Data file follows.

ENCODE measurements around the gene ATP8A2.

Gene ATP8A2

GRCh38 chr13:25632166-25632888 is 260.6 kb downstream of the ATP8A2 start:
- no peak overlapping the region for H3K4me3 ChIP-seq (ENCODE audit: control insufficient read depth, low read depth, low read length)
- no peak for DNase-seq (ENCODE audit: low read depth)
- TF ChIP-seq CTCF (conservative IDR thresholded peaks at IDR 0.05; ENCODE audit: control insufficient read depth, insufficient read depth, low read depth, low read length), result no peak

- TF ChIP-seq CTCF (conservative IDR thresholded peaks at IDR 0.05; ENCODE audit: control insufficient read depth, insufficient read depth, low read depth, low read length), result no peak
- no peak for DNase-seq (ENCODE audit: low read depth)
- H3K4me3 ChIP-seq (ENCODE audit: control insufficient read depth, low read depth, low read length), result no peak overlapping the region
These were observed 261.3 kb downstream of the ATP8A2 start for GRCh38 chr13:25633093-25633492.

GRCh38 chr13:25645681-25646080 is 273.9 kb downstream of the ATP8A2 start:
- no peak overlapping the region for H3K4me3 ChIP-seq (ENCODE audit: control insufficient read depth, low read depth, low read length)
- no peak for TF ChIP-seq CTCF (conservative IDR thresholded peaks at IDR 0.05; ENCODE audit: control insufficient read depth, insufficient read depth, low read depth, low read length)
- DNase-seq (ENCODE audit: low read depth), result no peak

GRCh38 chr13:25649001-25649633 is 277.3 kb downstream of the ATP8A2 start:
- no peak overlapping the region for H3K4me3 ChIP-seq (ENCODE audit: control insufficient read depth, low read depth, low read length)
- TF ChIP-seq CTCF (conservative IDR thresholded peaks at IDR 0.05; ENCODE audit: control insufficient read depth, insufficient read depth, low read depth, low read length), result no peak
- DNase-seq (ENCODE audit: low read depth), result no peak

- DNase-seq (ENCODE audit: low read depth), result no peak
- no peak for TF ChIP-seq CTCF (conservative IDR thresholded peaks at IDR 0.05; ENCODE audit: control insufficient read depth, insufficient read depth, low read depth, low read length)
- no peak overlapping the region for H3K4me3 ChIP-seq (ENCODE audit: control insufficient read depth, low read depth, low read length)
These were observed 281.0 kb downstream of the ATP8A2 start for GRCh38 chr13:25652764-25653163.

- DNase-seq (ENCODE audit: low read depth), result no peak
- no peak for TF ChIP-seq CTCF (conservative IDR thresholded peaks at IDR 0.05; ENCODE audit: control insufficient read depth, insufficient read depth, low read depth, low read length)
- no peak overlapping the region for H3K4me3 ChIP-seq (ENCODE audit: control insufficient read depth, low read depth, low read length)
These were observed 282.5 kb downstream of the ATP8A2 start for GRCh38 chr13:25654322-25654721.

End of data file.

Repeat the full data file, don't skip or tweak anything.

ENCODE measurements around the gene ATP8A2.

Gene ATP8A2

GRCh38 chr13:25632166-25632888 is 260.6 kb downstream of the ATP8A2 start:
- no peak overlapping the region for H3K4me3 ChIP-seq (ENCODE audit: control insufficient read depth, low read depth, low read length)
- no peak for DNase-seq (ENCODE audit: low read depth)
- TF ChIP-seq CTCF (conservative IDR thresholded peaks at IDR 0.05; ENCODE audit: control insufficient read depth, insufficient read depth, low read depth, low read length), result no peak

- TF ChIP-seq CTCF (conservative IDR thresholded peaks at IDR 0.05; ENCODE audit: control insufficient read depth, insufficient read depth, low read depth, low read length), result no peak
- no peak for DNase-seq (ENCODE audit: low read depth)
- H3K4me3 ChIP-seq (ENCODE audit: control insufficient read depth, low read depth, low read length), result no peak overlapping the region
These were observed 261.3 kb downstream of the ATP8A2 start for GRCh38 chr13:25633093-25633492.

GRCh38 chr13:25645681-25646080 is 273.9 kb downstream of the ATP8A2 start:
- no peak overlapping the region for H3K4me3 ChIP-seq (ENCODE audit: control insufficient read depth, low read depth, low read length)
- no peak for TF ChIP-seq CTCF (conservative IDR thresholded peaks at IDR 0.05; ENCODE audit: control insufficient read depth, insufficient read depth, low read depth, low read length)
- DNase-seq (ENCODE audit: low read depth), result no peak

GRCh38 chr13:25649001-25649633 is 277.3 kb downstream of the ATP8A2 start:
- no peak overlapping the region for H3K4me3 ChIP-seq (ENCODE audit: control insufficient read depth, low read depth, low read length)
- TF ChIP-seq CTCF (conservative IDR thresholded peaks at IDR 0.05; ENCODE audit: control insufficient read depth, insufficient read depth, low read depth, low read length), result no peak
- DNase-seq (ENCODE audit: low read depth), result no peak

- DNase-seq (ENCODE audit: low read depth), result no peak
- no peak for TF ChIP-seq CTCF (conservative IDR thresholded peaks at IDR 0.05; ENCODE audit: control insufficient read depth, insufficient read depth, low read depth, low read length)
- no peak overlapping the region for H3K4me3 ChIP-seq (ENCODE audit: control insufficient read depth, low read depth, low read length)
These were observed 281.0 kb downstream of the ATP8A2 start for GRCh38 chr13:25652764-25653163.

- DNase-seq (ENCODE audit: low read depth), result no peak
- no peak for TF ChIP-seq CTCF (conservative IDR thresholded peaks at IDR 0.05; ENCODE audit: control insufficient read depth, insufficient read depth, low read depth, low read length)
- no peak overlapping the region for H3K4me3 ChIP-seq (ENCODE audit: control insufficient read depth, low read depth, low read length)
These were observed 282.5 kb downstream of the ATP8A2 start for GRCh38 chr13:25654322-25654721.